Coronary Angiogram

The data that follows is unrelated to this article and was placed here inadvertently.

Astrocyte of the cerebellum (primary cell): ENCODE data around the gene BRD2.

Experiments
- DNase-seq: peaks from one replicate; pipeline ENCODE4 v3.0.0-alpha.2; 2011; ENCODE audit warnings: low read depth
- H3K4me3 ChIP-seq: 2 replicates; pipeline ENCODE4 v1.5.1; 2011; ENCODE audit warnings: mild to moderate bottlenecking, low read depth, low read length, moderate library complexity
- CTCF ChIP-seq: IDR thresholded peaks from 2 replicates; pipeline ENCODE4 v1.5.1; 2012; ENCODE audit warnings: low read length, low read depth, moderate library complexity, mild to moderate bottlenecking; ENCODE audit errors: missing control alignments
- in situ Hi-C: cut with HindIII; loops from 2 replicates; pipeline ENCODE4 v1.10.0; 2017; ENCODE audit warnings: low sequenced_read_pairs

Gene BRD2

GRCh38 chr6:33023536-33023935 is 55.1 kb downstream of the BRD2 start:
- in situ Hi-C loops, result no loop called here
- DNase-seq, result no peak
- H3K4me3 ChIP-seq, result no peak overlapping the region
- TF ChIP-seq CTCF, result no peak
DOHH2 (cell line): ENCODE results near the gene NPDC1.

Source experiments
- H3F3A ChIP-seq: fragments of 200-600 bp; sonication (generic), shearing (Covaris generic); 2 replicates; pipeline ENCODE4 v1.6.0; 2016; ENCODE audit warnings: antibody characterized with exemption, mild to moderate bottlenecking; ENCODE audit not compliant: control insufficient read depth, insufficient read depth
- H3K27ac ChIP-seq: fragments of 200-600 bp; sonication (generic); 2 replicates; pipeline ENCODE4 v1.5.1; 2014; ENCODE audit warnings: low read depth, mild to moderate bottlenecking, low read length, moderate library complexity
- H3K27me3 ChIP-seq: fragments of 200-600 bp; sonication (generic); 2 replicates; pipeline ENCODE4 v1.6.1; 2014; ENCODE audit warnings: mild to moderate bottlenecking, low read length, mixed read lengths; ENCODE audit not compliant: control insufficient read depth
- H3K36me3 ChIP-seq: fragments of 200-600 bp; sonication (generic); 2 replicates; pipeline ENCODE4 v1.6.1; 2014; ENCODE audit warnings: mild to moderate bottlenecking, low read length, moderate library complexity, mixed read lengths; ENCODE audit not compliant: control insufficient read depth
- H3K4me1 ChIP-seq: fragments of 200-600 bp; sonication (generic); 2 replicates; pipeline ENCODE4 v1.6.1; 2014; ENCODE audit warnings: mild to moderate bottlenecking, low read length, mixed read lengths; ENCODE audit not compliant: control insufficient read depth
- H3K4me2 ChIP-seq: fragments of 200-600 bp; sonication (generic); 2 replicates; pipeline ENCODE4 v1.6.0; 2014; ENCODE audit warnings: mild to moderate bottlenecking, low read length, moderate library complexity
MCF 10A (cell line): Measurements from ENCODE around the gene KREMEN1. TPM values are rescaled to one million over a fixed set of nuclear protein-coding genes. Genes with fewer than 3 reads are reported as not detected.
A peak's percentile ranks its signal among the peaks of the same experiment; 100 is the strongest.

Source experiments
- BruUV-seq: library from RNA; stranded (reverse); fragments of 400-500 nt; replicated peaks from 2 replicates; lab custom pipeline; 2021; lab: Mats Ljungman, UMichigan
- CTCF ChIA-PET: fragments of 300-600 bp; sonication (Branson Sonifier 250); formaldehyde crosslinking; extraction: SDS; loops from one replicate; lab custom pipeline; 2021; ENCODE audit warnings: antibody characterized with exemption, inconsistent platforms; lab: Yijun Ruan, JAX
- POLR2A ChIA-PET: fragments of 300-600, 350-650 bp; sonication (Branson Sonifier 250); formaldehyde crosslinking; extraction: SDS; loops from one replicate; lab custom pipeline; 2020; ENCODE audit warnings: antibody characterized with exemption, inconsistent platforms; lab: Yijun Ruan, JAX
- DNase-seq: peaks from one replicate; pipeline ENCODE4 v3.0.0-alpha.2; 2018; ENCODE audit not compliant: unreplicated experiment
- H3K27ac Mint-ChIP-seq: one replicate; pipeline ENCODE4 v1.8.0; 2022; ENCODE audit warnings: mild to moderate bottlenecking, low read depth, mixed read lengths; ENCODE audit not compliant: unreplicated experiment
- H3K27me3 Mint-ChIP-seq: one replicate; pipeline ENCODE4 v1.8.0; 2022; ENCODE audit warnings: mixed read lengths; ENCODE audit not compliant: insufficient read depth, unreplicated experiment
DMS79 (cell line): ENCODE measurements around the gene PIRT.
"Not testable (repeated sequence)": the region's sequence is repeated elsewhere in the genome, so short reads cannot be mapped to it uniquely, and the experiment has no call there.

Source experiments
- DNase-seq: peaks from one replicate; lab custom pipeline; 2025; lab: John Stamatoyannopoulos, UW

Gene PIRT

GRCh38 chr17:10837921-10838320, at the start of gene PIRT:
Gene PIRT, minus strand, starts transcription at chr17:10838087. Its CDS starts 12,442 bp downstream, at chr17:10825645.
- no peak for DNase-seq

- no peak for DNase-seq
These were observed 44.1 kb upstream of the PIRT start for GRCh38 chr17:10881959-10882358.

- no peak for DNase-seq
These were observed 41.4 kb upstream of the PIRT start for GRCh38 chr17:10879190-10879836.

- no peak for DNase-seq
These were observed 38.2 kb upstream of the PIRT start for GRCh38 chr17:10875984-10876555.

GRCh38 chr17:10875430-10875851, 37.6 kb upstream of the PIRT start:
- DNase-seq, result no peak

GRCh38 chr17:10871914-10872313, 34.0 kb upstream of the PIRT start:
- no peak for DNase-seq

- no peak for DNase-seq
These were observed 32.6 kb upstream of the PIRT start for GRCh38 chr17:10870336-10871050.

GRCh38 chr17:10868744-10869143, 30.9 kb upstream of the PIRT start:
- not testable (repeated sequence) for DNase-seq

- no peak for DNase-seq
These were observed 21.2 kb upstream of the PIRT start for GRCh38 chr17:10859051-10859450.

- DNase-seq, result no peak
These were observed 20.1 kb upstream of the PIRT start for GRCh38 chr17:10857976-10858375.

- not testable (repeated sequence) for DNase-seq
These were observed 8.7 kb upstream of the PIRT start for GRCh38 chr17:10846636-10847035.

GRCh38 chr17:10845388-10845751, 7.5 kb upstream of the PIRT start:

This is an investigation usually to look for narrowings or blockages in the coronary arteries.  It involves putting a tube into the artery in either the groin or the wrist using local anaesthetic.  Tubes are then passed along the artery to the heart where dye is injected into the coronary arteries and pictures taken.  A special X-ray camera is then moved around over the patient’s chest to get pictures of the arteries from different angles.  Once the pictures have been taken, decisions can be made as to whether there is any need to improve the blood supply to the heart muscle.  If it is felt that this needs to be done and can be done by Coronary Angioplasty– ballooning the artery and placing a metal cage (stent) to hold the artery open, this can be done there and then to save having to come back.  Sometimes it is better to stop once the pictures are taken and discuss the results.  Sometimes the pattern of narrowing is not suitable for coronary angioplasty and Coronary Artery Bypass Surgery (CABG) is recommended.